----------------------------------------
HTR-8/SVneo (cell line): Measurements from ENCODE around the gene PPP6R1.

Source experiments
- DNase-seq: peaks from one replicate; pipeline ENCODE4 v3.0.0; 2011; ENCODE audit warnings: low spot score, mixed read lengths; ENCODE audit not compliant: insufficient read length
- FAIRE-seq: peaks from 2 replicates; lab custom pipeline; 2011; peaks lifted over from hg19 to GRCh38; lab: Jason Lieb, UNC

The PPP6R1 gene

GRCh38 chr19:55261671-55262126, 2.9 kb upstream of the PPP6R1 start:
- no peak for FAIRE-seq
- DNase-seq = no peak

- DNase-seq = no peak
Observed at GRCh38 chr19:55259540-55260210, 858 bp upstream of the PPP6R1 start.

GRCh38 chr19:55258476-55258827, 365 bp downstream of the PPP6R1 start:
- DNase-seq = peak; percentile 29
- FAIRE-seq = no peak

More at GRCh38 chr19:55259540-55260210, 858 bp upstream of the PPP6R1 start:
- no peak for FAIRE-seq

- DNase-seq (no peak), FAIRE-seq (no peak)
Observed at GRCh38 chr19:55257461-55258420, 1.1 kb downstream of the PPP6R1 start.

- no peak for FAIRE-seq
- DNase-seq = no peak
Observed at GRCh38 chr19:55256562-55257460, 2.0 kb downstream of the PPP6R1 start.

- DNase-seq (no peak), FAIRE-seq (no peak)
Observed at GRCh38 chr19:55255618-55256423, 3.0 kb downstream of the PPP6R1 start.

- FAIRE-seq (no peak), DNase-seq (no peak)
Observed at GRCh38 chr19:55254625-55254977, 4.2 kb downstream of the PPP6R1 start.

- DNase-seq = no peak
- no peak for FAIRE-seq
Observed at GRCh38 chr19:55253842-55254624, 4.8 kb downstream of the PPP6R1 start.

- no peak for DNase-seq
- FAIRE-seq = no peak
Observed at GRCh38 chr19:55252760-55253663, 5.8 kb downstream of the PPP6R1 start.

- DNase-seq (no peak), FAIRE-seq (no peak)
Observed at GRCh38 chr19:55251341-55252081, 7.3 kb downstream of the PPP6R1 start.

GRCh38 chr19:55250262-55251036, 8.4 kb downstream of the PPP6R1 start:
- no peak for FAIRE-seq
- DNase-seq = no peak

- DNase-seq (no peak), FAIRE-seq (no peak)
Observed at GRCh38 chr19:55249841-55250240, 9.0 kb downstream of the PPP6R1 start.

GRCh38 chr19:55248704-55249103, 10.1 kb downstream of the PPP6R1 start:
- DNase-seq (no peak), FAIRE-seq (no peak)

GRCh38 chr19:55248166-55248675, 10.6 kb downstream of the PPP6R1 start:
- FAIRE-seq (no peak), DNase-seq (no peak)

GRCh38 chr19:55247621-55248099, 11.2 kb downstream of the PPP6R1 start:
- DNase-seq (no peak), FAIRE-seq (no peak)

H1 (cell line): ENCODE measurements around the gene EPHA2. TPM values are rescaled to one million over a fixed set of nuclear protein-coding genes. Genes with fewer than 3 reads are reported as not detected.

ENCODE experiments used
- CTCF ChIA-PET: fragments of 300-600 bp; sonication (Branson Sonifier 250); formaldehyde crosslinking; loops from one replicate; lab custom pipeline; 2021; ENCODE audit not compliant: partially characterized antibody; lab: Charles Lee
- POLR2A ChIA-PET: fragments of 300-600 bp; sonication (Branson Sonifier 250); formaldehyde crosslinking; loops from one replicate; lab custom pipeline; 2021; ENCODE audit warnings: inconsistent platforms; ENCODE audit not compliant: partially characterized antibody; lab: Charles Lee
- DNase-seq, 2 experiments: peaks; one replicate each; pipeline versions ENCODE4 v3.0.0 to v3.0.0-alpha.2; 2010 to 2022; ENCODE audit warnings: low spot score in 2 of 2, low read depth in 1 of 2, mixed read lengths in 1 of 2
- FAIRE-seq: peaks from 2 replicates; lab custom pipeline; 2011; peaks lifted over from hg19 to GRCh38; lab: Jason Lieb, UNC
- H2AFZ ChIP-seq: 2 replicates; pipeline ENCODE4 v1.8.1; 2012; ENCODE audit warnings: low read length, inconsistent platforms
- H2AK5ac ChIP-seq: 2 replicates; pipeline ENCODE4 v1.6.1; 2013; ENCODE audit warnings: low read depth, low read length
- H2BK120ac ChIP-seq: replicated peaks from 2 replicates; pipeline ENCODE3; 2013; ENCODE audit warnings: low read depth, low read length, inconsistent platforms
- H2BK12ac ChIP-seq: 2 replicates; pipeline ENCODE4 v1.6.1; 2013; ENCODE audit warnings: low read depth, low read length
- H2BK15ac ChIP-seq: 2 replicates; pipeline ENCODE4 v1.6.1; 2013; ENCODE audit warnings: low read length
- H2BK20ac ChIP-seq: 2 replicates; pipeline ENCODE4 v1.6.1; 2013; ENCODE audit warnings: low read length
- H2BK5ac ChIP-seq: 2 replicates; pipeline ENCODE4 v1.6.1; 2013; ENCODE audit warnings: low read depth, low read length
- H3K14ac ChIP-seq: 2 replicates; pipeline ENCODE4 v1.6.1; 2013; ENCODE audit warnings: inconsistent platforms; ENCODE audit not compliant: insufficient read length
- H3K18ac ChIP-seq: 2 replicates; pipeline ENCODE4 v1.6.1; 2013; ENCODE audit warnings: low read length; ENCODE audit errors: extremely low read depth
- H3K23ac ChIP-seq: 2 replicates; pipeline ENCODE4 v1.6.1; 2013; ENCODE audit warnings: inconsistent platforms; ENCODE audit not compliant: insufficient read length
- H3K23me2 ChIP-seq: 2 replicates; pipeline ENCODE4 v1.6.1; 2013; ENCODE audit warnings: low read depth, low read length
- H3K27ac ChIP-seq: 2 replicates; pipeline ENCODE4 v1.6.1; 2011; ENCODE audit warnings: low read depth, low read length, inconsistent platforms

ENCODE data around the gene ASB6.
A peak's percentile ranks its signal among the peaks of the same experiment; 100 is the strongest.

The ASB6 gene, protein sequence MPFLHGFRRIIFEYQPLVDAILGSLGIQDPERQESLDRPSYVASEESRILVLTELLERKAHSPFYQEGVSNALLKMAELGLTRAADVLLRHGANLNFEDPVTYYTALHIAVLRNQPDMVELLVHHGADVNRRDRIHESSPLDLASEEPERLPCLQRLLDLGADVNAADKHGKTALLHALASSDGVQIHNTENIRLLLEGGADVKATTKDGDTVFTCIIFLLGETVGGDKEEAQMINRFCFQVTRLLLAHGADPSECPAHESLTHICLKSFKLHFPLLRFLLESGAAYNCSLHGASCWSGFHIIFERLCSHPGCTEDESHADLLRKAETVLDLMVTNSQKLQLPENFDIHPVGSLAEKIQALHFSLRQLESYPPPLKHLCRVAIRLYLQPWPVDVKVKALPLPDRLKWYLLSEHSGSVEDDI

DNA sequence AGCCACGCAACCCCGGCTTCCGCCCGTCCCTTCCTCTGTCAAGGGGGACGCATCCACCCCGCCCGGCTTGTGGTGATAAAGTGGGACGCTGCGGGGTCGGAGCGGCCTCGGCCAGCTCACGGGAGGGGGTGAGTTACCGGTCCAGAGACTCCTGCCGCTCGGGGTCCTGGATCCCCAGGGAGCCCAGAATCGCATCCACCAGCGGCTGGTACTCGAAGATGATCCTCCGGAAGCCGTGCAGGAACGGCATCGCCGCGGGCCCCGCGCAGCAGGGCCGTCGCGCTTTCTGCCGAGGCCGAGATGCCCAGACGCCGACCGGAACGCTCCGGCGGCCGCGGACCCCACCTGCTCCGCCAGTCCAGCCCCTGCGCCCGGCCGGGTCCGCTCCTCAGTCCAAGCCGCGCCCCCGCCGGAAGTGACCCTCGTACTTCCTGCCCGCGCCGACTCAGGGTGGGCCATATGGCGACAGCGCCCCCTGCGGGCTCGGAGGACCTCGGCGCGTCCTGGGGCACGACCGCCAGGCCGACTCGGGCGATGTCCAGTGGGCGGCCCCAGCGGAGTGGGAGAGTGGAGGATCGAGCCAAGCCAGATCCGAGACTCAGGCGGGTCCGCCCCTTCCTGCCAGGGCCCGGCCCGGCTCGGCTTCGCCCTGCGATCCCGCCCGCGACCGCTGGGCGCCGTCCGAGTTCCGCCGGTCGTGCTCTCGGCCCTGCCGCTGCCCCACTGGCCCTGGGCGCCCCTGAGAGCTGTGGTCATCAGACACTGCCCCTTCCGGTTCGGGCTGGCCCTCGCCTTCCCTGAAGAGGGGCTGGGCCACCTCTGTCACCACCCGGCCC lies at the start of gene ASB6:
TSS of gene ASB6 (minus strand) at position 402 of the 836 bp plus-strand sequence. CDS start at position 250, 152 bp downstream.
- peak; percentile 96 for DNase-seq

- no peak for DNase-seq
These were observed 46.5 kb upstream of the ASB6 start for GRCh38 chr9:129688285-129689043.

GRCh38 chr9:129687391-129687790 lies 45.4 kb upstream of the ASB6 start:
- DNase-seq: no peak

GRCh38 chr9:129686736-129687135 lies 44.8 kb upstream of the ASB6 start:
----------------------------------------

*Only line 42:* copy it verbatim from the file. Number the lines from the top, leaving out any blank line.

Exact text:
GRCh38 chr19:55247621-55248099, 11.2 kb downstream of the PPP6R1 start: